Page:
7 Ways for Parents to Support Kids with Their Native Language

cartoon-1082003_640When you (like us) believe in native language development AND in the importance of parents to education, it’s clear how intertwined these two factors can be. And yet, immigrant parents are often at a loss for ways to engage with their kids. The number one, keep-it-simple solution is this: Talk to your kids. In this post, we share seven favorite tips for parents to connect with their kids while boosting both language and cultural knowledge!

  • Recite poems together. Every language has nursery rhymes and sayings. These days, they pop into my head out of nowhere and aid in entertaining my two babies–“One, Two, Buckle My Shoe,” and “This Little Piggy” were hits this weekend, and “The Owl and the Pussycat” is a bedtime fixture. The sillier, the better for making a child smile and for helping them learn new vocabulary!
  • Sing songs together. Songs are even more powerful than poems, because they have the added benefit of melody, which aids memory, and rhythm, which aids body awareness and grammar. Simple songs like “Los Pollitos Dicen” and “El Chocolate” feature in my living room daily.
  • Draw pictures together and describe them. This activity is excellent for early shape and color recognition development and it can be useful for developing the vocabulary of art materials (i.e., paper, colored pencils, watercolor paints, pastels, markers). Children usually draw with purpose, and having them narrate the story behind each picture gives them a chance to really use their native language.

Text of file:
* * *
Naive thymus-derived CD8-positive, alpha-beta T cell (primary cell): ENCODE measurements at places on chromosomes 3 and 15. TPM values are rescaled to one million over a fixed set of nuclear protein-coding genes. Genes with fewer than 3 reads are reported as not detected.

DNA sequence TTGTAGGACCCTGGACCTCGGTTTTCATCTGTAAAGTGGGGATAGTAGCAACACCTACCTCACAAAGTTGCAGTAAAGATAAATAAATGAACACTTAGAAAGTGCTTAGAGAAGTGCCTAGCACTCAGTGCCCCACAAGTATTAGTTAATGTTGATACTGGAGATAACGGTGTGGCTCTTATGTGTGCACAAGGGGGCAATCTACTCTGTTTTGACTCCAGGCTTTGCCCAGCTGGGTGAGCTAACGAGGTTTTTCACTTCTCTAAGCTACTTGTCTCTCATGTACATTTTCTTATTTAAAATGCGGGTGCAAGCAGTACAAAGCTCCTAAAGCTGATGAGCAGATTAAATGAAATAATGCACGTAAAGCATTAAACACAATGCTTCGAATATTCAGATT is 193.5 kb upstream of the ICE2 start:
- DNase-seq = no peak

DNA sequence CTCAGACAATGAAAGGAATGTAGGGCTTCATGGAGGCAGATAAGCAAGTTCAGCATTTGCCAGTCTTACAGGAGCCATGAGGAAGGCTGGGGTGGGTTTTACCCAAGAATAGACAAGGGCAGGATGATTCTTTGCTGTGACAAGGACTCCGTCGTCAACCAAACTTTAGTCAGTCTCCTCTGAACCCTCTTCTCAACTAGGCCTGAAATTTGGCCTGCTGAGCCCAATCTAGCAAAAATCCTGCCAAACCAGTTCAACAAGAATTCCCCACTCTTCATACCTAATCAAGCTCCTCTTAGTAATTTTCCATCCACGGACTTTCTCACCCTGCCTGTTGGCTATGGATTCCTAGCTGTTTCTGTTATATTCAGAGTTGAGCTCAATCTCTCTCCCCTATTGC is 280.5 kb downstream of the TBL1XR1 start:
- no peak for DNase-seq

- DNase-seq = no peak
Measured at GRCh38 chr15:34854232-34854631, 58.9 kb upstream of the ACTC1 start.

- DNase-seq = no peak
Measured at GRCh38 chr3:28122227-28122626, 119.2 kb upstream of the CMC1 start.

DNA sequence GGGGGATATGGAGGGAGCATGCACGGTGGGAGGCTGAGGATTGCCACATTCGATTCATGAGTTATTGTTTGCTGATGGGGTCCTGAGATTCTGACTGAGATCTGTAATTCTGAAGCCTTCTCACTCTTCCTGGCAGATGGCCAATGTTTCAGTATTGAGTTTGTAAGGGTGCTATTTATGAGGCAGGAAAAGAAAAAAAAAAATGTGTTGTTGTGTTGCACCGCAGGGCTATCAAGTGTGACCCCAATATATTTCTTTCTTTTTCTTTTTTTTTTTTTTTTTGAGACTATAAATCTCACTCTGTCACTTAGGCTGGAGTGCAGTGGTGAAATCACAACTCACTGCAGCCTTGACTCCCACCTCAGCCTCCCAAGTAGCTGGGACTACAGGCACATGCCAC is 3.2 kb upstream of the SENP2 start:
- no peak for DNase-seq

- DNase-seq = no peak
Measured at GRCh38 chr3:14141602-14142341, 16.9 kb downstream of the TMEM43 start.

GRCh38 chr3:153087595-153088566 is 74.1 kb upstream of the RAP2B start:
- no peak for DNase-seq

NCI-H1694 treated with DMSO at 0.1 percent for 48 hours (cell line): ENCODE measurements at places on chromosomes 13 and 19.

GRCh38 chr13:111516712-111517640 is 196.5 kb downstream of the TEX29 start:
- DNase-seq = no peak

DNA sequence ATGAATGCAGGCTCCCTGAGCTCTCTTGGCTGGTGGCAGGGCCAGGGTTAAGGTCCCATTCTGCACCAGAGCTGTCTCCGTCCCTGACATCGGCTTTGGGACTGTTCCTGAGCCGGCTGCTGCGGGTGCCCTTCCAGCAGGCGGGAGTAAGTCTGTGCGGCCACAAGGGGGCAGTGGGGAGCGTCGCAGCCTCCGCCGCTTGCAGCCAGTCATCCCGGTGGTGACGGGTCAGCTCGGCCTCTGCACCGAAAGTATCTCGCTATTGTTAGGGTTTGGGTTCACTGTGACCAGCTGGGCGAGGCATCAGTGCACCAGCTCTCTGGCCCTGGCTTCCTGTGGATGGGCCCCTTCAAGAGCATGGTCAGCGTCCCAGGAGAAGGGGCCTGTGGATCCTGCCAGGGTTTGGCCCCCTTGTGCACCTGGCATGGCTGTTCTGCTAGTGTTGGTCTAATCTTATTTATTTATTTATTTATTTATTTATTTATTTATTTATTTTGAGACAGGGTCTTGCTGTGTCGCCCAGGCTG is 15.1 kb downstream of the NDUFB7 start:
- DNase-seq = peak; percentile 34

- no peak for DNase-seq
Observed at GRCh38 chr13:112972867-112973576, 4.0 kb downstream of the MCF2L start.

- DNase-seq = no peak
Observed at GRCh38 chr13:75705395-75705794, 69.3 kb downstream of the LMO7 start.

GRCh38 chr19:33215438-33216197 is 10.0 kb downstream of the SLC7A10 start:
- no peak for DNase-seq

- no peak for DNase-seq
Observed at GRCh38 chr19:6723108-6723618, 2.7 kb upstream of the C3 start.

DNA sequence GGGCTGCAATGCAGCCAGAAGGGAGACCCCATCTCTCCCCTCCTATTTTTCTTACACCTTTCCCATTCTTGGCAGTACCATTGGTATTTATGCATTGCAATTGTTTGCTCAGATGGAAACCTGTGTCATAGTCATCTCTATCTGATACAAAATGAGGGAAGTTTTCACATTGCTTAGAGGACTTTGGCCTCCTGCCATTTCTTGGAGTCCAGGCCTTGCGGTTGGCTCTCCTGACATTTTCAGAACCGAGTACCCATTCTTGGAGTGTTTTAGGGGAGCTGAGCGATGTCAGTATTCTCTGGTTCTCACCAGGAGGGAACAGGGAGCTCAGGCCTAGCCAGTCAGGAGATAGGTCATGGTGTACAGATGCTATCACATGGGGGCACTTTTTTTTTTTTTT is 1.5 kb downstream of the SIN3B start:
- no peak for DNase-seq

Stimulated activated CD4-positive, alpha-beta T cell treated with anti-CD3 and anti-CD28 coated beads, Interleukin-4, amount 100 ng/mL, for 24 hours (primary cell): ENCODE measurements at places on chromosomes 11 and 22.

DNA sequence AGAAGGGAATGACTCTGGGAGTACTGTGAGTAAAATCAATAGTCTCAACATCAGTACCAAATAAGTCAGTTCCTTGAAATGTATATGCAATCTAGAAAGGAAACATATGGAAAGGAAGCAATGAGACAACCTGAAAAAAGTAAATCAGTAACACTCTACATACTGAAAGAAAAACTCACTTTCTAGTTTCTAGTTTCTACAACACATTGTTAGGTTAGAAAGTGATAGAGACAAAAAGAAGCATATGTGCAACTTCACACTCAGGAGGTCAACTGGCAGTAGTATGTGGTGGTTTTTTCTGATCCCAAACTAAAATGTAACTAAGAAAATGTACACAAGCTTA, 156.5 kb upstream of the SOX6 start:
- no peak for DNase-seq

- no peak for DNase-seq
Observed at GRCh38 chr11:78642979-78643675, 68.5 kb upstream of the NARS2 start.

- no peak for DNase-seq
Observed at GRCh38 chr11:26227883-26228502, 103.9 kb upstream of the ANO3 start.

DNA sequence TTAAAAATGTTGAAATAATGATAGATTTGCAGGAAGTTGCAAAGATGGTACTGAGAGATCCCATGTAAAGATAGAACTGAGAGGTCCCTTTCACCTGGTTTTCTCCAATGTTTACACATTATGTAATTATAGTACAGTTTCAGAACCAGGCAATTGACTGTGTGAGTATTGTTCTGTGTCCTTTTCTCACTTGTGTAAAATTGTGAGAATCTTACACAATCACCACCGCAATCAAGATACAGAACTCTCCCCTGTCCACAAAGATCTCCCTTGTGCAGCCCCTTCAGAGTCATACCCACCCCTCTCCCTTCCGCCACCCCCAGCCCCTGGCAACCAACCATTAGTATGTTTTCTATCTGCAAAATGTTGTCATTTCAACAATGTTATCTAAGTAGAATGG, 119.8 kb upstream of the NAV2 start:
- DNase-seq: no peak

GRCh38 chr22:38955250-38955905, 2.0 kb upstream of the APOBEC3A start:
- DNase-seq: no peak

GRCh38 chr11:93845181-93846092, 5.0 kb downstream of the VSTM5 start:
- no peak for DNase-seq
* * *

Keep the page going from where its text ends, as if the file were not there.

• Ask your child open-ended questions. “What do you like/think about X?” “What would you do if you could…?” “What do you remember about X?” “What’s your favorite X?” At first, it seems hard to shift from Yes/No questions to open-ended questions, but once they start rolling, they don’t stop!
  • Ask your child questions where she has to choose one thing and tell why. “Which do you prefer, chocolate or vanilla X?” “Would you rather X or Y?” “Who would you rather meet, X or Y?” These kinds of questions are especially great, because they set students up for the kind of thinking required of the Common Core. Taking a position and giving supporting details features in classroom writing and assessments, so practicing at home, about fun topics, in the home language, is a triple bonus!
  • Create a story together. You might start, “There was an enormous dog who loved to play with kids, one day…” These kinds of games can get fantastical and loose steam, so make sure to guide kids toward a middle and end to the story.
  • Ask your child if he knows descriptive words. “What other word could you use to describe the big X? Or, alternatively, ask them questions about the five senses–what would they see/hear/smell/taste/touch at the beach? At the water park? At their grandparents’ house? At a birthday party? What would a leaf, or a jellyfish, or a feather look/sound/smell/taste/feel like? The goal is to get kids to think creatively and use new words, even if the object isn’t something to eat, or the activity doesn’t involve all of the senses.

Before your eyes, children will begin using new vocabulary, and start to feel more connected to their parents, language and culture. What are other ways for kids and parents to connect?

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